The correspondence of James Washington Singleton(1811-1892). Most of the correspondence dates from the post 1860 period. There are five folders of letters from the 1860-1866 period which give a limited view of Singleton's Civil War activities. The subseries includes correspondence from the 1879 to 1883, the period when Singleton was serving in the House of Representatives. There is a good file of correspondence from the 1884-1885 period when Singleton was seeking a position in Cleveland's administration as Commissioner of Agriculture.
Box 1
Folder 12: Correspondence, 1837, 1839
Folder 13: Correspondence, 1840-1849
Folder 14: Correspondence, 1850-1859
Folder 15: Correspondence, 1860-1861
Folder 16: Correspondence, 1862-1863
Includes a letter from Ulysses S. Grant on March 24, 1862.
Folder 17: Correspondence, 1864
Folder 18: Correspondence, 1865
Folder 19: Correspondence, 1866
Folder 20: Correspondence, 1867-1868
Folder 21: Correspondence, 1870-1872, 1874
Folder 22: Correspondence, 1875-1879
Box 2
Folder 1: Correspondence, 1880-1881
Folder 2: Correspondence, 1882
Folder 3: Correspondence, 1883 January-December 24
Folder 4: Correspondence, 1883 December 25-31
Folder 5: Correspondence, 1884
Folder 6: Correspondence, 1885
Folder 7: Correspondence, 1886-1892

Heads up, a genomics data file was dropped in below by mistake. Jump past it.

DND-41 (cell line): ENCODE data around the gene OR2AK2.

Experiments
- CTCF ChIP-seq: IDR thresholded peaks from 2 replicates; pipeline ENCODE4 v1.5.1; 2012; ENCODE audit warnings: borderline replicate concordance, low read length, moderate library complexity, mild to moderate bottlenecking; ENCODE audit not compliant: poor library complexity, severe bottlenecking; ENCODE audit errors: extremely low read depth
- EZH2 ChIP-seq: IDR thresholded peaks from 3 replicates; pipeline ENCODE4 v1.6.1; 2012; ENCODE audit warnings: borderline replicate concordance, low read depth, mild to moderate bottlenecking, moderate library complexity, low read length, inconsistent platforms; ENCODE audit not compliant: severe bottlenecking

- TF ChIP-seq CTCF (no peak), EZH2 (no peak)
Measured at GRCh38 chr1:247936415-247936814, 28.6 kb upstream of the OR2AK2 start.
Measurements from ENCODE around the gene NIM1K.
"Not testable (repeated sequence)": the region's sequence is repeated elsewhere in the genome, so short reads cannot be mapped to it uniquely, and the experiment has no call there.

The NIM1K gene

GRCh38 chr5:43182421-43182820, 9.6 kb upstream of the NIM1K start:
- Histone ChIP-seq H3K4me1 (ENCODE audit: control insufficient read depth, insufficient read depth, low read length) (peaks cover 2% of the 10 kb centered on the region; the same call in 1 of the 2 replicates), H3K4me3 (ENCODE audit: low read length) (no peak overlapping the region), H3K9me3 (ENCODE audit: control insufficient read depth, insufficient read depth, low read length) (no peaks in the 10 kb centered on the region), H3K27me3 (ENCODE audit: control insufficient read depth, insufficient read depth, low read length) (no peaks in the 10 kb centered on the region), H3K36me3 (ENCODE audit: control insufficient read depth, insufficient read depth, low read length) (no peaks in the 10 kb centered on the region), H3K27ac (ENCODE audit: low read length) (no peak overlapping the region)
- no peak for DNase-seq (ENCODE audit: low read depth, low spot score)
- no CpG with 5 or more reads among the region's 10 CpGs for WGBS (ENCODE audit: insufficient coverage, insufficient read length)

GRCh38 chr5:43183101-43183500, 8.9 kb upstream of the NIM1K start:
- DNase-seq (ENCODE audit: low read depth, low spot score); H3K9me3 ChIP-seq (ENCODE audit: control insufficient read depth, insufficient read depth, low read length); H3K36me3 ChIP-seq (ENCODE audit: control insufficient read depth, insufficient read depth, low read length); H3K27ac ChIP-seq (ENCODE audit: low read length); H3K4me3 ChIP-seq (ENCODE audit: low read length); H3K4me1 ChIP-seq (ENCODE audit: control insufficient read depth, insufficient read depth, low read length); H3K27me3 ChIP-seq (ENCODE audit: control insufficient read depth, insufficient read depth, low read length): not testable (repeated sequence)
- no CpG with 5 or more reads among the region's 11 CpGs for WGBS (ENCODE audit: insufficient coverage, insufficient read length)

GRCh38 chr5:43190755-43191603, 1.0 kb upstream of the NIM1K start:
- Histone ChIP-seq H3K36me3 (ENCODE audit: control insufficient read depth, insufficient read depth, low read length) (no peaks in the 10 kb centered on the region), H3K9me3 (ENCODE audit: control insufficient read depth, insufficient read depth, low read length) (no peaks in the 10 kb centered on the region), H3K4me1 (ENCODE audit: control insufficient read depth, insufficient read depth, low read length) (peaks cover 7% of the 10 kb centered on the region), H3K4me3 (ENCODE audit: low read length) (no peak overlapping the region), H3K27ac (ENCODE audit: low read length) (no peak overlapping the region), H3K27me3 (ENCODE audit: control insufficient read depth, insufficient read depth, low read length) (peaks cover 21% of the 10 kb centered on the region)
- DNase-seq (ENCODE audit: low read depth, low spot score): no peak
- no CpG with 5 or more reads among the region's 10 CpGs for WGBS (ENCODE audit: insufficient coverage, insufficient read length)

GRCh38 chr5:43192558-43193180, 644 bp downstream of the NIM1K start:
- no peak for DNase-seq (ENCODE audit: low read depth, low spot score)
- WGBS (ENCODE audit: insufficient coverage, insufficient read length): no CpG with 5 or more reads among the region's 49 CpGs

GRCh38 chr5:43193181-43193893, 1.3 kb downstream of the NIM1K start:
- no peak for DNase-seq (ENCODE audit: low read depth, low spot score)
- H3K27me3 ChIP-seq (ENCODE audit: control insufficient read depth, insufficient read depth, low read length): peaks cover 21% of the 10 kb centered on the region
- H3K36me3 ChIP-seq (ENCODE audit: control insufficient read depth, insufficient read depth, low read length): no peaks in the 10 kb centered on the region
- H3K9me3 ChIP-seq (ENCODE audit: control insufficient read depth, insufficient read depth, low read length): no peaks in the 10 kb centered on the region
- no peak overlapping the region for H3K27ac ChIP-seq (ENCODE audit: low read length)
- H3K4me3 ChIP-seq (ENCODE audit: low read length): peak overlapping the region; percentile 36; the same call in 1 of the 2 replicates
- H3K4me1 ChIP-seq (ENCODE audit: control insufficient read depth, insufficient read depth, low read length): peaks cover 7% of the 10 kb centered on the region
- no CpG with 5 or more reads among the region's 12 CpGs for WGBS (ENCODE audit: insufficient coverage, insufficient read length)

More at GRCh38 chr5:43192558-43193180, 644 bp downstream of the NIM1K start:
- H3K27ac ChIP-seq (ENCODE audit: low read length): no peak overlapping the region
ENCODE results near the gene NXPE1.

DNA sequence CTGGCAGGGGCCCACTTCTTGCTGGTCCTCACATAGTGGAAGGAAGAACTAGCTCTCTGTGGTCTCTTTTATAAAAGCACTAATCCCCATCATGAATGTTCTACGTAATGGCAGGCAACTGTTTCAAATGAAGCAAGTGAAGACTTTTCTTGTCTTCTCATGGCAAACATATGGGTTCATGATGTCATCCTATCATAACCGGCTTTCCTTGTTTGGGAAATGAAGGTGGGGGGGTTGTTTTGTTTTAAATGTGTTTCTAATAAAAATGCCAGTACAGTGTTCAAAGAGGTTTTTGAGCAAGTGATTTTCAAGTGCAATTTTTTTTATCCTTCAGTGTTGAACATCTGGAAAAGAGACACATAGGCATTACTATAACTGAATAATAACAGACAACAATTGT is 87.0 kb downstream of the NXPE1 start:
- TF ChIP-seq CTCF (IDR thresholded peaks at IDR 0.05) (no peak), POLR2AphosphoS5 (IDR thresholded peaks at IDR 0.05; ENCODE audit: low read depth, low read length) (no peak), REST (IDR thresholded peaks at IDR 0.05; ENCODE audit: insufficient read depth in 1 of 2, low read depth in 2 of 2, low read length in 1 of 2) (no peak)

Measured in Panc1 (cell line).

Sub-Series D: Parthenia McDonald Singleton, 1858-1898
The correspondence of Parthenia McDonald Singleton (1824-1902). The correspondence from 1864 to 1866 includes letters from her husband, James W. during his visits to Richmond.
Box 2
Folder 8: Correspondence, 1858-1859
Folder 9: Correspondence, 1864-1866
Folder 10: Correspondence, 1880-1890
Folder 11: Correspondence, 1891-1892
Folder 12: Correspondence, 1893-1894
Folder 13: Correspondence, 1895-1896
Folder 14: Correspondence, 1896-1898
Sub-Series E: Anna Singleton McDonald, 1856-1923
The correspondence of Anna Singleton McDonald (1836-1929).
Box 3
Folder 1: Correspondence, 1856-1866
Folder 2: Correspondence, 1871-1910
Folder 3: Correspondence, 1910-1923
Sub-Series F: Lily Singleton Thomas Osburn, 1875-1942
The correspondence of Lily Singleton Thomas Osburn (1857-1943). The principal correspondents in this subseries are Lily's daughter Cora and historian Matthew Page Andrews. The Andrews' correspondence (1926-1942) contains biographical information about James W. Singleton. Lily corresponded with many relatives and these letters are a good source of genealogical information.
Box 3
Folder 4: Correspondence, 1875-1878
Folder 5: Correspondence, 1880-1881
Folder 6: Correspondence, 1882-1883 December 14
Folder 7: Correspondence, 1883 December 15-22
Folder 8: Correspondence, 1883 December 24-28
Folder 9: Correspondence, 1883 December 27-31
Folder 10: Correspondence, 1884 January-October